Though not quite a really good film, Bluebeard (1944) provides an opportunity for quite a grand performance from John Carradine.
Carradine was on record that his favorite role was as the soft-spoken, charmingly seductive Parisian puppeteer Gaston. There's a lovely decorative sequence of his marionettes performing the opera Faust.
Though it's never convincing that any of this takes place in Olde Paree, it is nevertheless attractively staged with many shadowy, evocatively noirish sequences, & creatively atmospheric camera angles.
A strangler is on the loose who kills young women. This unknown killer the police have dubbed "a bluebeard."
Carradine is so handsome as a romantic lead, only the fact that he's Carradine assures us from the start that he's got to be the bluebeard. And even before we see him kill, there's a gloomy sexiness about his character that cries out a warning.
A somewhat sympathetic psycho, he was a painter before he was a puppeteer, but developed a mania for murdering his models as soon as he finished each portrait, so that the purity he captured on canvas would never be despoiled by the subject. He is trying to stop painting altogether, but his paintings sell for much more than his puppet theater can earn.
He falls in love with Lucille (Jean Parker) who questions & questions why he will not do her portrait, while a greedy art agent who is the only man who knows Gaston's a killer tries to get him to do one more painting that can be sold for a high sum.
The build-up & character array is more effective than the pay-off, as Gaston's melodramatic confession to Lucille makes for a pisspoor climax. Nevertheless, worth viewing for the sets, the marionette opera, & for the overall praiseworthy performance from Carradine.
The great film pioneer Georges Melies was drawn to this character of Bluebeard from the Charles Perrault fairy tale.
The infamous Bluebeard (Barbe Bleue, 1901) is shown in ornate costume on a highly decorative stage courting & selecting among a great many women whose fathers or guardians stand nearby. After much to-do he selects the maiden who will be his eighth wife, Bluebeard having been seven times a widower.
An elaborate kitchen scene follows, preparations for a marriage banquet. The parade of food & supplies includes a six-foot champaign bottle. This was cinema's first example of product placement, a natural enough extension of a tendency among vaudeville stages to have advertisements all over the curtain or the backdrops.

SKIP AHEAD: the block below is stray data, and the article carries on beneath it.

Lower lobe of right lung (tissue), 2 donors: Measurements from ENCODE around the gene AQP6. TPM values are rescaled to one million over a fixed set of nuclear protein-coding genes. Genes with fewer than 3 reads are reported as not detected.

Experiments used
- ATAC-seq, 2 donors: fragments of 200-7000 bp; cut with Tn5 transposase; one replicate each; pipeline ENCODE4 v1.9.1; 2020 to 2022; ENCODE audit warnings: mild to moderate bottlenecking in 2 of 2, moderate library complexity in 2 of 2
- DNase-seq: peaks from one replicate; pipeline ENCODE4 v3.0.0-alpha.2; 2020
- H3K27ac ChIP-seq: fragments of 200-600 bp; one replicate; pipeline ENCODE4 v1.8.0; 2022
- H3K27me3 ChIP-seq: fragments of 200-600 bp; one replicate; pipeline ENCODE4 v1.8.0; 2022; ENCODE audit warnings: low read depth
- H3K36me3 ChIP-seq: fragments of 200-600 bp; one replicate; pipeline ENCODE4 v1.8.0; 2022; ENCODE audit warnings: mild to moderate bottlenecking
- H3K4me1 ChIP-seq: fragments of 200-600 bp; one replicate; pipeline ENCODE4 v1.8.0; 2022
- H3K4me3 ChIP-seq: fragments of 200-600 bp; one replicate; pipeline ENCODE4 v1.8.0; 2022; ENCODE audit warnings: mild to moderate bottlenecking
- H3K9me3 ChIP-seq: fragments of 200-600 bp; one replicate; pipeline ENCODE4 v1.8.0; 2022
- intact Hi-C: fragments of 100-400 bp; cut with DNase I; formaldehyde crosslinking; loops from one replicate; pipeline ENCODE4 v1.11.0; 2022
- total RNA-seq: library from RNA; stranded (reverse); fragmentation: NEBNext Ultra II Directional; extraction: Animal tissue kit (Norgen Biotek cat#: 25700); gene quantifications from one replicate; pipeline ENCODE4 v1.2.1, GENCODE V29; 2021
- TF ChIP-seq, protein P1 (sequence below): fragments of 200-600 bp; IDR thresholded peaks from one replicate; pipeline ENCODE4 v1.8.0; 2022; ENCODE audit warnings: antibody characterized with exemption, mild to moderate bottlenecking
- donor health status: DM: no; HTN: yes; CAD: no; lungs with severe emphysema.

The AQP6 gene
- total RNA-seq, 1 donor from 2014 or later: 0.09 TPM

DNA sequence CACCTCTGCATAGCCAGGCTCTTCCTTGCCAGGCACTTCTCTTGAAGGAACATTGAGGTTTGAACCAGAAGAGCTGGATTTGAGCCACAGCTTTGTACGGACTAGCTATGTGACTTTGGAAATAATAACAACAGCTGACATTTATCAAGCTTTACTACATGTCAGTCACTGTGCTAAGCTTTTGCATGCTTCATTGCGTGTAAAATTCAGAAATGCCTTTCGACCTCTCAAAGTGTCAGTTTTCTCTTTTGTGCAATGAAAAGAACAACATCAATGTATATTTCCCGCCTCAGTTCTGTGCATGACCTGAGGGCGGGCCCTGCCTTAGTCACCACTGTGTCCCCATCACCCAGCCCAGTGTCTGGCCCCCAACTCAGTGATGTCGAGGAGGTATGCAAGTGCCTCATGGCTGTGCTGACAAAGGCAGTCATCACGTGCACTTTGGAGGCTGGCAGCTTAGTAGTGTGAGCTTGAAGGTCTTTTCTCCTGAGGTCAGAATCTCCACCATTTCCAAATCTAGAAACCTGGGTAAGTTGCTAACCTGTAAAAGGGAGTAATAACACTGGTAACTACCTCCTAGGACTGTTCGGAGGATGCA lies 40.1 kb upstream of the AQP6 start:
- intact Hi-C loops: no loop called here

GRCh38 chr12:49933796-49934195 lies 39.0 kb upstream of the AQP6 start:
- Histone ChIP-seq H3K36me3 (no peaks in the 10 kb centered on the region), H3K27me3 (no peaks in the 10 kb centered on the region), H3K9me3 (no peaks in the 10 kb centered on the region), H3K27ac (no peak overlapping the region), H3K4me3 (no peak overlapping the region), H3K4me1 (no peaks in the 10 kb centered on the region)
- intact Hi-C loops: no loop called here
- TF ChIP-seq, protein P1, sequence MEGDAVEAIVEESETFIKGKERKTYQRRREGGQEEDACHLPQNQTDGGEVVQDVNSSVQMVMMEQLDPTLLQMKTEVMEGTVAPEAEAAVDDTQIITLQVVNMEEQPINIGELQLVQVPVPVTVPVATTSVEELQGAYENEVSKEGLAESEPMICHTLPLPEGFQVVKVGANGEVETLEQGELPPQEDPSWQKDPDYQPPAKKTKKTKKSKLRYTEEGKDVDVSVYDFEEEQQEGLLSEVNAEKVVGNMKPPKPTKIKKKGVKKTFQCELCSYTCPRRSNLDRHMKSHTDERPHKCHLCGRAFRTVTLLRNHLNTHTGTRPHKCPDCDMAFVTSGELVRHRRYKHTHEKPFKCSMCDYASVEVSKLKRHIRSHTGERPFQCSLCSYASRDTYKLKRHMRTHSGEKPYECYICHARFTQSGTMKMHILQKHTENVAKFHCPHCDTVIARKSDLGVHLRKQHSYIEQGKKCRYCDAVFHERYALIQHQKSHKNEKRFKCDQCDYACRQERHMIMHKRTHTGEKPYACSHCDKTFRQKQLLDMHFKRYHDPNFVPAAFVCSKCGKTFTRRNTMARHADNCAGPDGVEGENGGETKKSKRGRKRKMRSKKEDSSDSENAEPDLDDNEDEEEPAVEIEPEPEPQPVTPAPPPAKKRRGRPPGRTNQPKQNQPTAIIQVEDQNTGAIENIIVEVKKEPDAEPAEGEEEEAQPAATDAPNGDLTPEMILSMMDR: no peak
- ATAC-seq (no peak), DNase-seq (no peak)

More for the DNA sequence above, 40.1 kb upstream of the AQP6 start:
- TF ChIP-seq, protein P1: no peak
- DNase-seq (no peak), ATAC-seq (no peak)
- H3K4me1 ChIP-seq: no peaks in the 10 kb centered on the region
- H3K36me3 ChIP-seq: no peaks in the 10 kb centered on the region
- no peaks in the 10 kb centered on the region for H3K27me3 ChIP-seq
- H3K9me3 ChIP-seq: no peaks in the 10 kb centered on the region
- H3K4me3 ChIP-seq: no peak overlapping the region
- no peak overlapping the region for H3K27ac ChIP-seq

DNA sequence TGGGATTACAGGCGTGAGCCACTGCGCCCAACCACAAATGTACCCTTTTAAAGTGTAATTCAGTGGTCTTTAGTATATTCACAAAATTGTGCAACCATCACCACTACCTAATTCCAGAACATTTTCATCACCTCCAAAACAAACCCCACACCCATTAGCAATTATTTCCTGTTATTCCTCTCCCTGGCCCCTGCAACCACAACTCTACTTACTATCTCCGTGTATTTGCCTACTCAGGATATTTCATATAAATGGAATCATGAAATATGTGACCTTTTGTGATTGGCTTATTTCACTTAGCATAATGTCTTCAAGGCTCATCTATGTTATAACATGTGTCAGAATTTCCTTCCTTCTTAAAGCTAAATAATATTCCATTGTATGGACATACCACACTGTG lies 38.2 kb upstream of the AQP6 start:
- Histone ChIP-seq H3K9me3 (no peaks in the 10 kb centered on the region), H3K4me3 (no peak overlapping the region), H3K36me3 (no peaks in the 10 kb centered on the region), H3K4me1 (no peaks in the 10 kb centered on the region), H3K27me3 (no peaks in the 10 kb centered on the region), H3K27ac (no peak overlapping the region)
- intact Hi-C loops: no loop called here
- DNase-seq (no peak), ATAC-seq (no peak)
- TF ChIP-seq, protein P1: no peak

When alone with his new wife, Bluebeard gives her the key to the premises, giving her free run of the palace except that she is carefully instructed never to open a certain door. He then leaves on a journey. A horned imp appears in the room, having leapt out of the pages of a book, very likely a book of black magic.
The imp hides here & there about the room, then dances for joy & vanishes in a puff of smoke back into the pages of the book when the new wife enters the forbidden room.
Therein are the corpses of Bluebeard's former wives all hang from ropes. The imp reappears momentarily, but is apparently frightened off when the key to the room is thrown to the floor, grows to the height of a woman, & a female fairy-genius steps out from the key, harrangues or instructs the living wife, then vanishes back into the key which shrinks to its original size.
In her bed that night, Bluebeard still away on his trip, the ghosts of seven dead wives appear in her room, & the imp at the foot of the bed.
The seven maidens turn into seven giant keys, then the fairy-genius appears & banishes the ghosts & the imp, then stands over the sleeping woman protecting her.
Bluebeard meanwhile has met a lovely maiden by a well, & we perceive at once that he may require to be a widower again so that he can marry a ninth time. There's a ravishment scene in a towered castle courtyard, from which the maiden is dragged outside & to the well once more.
Swordsmen rush to her aid but Bluebeard is a formidable opponent, with the squatting imp at his side guiding his sword. The fairy-genius rises upward from out of the well which stops the action. The dead wives rise out of the ground as white ghosts, then most inexplicably turn into living women taken away into the castle by handsome partners, while one bold swordsman strides forth & slays Bluebeard.
Just over nine minutes, this is an elaborate full story rather than Melies' usual condensed jest or magic trick, & would qualify as one of the first of all swashbucklers as well as a supernatural horror story.
It uses several sets, each more elaborate & beautiful than the previous one. Melies intended this one to be shown along with a spoken narrative, so even knowing the story of Bluebeard, it can be a little hard to follow just from the pictorial information, though it can be done. Melies was attempting a lot even for himself, though he was only a year away from making his amazing & elaborate classic A Trip to the Moon.
copyright © by Paghat the Ratgirl